What Makes a Banked Track Successful? A Home

“As a banked track league, we are incredibly dependent on a space of our own,” writes Mae Lay, co-founder of the Tilted Thunder Rail Birds. “There are plenty of flat track leagues in the area, and there are plenty of flat track practice space rentals available (roller skating rinks, gymnasiums, community centers). Unfortunately, our track is both our blessing and our curse. Those flat track rental spaces can’t accommodate the banked track.” Many leagues across the world can sympathize with the dream of finding a perfect practice space but few have experienced the challenges of a lease for a bank track.


The banked track is the blessing that makes a warehouse a home. There is an unequivocal connection to the track that cannot be found by using rope and tape. Even the very act of transporting a track is a testament to the teamwork and determination of a league. Unfortunately, the additional time and money necessary to transport and house a track can be a stress on the finances of a league and its skaters. Earlier this year, the Los Angeles Derby Dolls were fundraising for a large-scale relocation of the Doll Factory. Now, Tilted Thunder Rail Birds are looking for a new home.

From humble origins, the story of the league is the stuff of movies. The Tilted Thunder Rail Birds began in Seattle 2008 as the baked track team without a banked track. They arrived at Battle on the Bank III, the premier tournament played with RDCL rules, without owning a bank track of their own. “For some of our All-Stars, Battle on the Bank was the first time they had ever even seen the banked track up close,” recalls Mae Lay, “At the time, we were touted as those really excited new kids who can’t stop smiling while they’re losing.” In 2012, they finally raised the $45,000 to get their own track. Now, the Tilted Thunder Rail Birds are a force to be reckoned with. They arrived at this years Battle on the Bank with the All-Stars taking third and the Peeps (the junior program) taking second. Tilted Thunder is a competitive league of skaters dedicated not only to the sport but also the business; and both are growing.

When Tilted Thunder Rail Birds was being established, Mae Lay and Sally wanted to protect the league far beyond their tenure. So they took the extra time and paperwork to establish TTRB as a 501(c)(3) organization. “As a nonprofit, every penny we make above and beyond our expenses (“profit”) gets reinvested into the organization,” describes Mae Lay, Board President and Treasurer as well as Executive Director of Tilted Thunder. “In other words, the better we do financially means the better our programs can become. If ticket sales begin to steadily increase, we can begin to spend that money on better bout production details like spotlights and halftime shows. We could spend that extra money on skating equipment for women and girls who can’t afford gear. We can afford to hire staff to run some of the business aspects of the league so that the skaters can just enjoy skating more and spend less time running the business end of the organization. In other words, the better our business performance, the better our overall program offerings, and the better, more enjoyable the overall skater experience.”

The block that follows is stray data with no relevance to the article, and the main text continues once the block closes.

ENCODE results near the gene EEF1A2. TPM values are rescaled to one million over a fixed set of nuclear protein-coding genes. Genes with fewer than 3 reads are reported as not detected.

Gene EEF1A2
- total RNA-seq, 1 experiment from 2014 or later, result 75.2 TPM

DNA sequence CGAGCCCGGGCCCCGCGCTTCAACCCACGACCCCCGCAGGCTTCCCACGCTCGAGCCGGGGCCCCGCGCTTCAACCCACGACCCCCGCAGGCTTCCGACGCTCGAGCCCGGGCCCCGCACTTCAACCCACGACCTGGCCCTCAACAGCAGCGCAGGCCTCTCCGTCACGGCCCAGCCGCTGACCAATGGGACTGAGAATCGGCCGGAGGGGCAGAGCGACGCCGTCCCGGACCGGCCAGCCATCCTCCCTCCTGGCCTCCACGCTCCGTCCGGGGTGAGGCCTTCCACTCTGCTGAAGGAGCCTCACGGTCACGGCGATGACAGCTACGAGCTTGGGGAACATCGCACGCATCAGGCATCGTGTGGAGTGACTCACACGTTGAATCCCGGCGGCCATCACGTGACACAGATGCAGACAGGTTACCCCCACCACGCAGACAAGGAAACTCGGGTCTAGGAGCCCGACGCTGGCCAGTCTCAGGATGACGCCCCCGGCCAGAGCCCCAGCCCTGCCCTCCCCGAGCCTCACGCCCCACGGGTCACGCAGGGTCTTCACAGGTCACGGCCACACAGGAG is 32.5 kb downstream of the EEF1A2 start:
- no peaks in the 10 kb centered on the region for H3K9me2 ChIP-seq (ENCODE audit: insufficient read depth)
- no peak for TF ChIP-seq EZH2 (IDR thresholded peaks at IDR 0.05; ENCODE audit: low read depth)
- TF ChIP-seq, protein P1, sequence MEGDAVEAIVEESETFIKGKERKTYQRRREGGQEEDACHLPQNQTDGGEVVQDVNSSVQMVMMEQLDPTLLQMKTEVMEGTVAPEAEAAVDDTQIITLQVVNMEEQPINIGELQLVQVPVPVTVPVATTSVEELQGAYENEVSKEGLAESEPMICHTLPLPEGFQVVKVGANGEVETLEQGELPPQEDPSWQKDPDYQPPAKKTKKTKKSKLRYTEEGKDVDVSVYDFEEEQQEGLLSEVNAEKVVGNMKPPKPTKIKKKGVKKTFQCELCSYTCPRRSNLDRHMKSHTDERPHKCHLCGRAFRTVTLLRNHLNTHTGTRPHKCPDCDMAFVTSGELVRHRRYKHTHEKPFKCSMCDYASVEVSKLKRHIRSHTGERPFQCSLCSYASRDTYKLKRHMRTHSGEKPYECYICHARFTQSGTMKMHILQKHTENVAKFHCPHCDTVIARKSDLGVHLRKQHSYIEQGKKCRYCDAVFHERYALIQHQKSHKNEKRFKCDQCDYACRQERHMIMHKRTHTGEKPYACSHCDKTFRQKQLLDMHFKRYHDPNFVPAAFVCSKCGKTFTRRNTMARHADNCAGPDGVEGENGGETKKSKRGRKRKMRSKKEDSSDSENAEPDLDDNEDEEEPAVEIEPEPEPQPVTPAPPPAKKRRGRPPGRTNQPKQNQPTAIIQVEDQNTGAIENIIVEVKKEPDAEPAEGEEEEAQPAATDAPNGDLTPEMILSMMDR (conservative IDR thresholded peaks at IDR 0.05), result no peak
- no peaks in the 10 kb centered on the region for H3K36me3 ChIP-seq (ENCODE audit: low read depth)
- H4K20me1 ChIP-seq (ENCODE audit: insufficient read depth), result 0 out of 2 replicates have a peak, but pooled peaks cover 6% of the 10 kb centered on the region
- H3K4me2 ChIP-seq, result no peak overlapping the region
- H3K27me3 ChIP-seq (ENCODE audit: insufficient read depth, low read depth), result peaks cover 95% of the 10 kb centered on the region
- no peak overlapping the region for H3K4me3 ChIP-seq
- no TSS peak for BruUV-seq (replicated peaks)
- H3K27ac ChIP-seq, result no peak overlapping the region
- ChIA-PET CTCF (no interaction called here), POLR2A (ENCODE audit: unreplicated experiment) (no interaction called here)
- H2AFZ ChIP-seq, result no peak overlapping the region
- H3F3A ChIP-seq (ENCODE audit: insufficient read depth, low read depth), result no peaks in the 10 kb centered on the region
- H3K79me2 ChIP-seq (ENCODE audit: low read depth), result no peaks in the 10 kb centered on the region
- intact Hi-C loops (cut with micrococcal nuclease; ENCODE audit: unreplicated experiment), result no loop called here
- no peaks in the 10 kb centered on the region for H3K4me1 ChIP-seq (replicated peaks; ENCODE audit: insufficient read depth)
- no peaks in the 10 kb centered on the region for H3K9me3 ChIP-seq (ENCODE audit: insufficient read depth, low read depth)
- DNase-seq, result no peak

Tilted Thunder continues to develop as a business; part of that is finding a new space. The league currently trains in one location and bouts in another. With the loss of their current lease, the league is hoping to find a location suitable to hosting its own events. Transporting the track to a different location for bouts has a whole different line item cost than for a flat track. And while their ticket sales are on the rise, bouting closer to where the women practice (and host the after party) would help draw a local crowd.


These women have heart, and a lot of that is attributed to their track. “Skating the banked track is like riding a roller coaster,” says May Lee. “Anyone can skate on the floor, but it takes a certain amount of courage and self-confidence to step onto the banked track.” They want to share their heart and dedication with others. They want to offer clinics, training programs, work with the community, and give the Pacific Northwest a taste of the transformational power of banked track.


It all starts with keeping their track out of storage. With $50,000 they would have the money to negotiate a new lease on a new home. They are fundraising. With comedy nights, bake sales, and a plethora of events, they are working to raise this money. They have accomplished so much in their six years, and they are ready to do so much more. With a week to go in their Indigogo campaign Tilted Thunder is less than halfway to their goal but as with their other amazing accomplishments, they may have a chance to reach that $50,000.


A generous pledge by James McDaniel and his wife of James McDaniel Photography may be just what the league needs. From now until Sunday, September 14th this couple will match the first $5,000 in donations to the Indiegogo. Help make a home for the Tilted Thunder Rail Birds, the team that started with a dream and has continued make that dream a reality.

About The Author

DOB: 3/23/1990

Abombnabull skates with Rat City Rollergirls out of Seattle, WA. She strapped on skates for the first time in December of 2011 and has been learning what it takes to be an athlete ever since. She enjoys footage review, weight training, and eating everything in sight. Fascinated by all things roller derby, Abombnabull has trained as a banked track referee and NSO, NSO'd for flat track, and studied coaching strategies.

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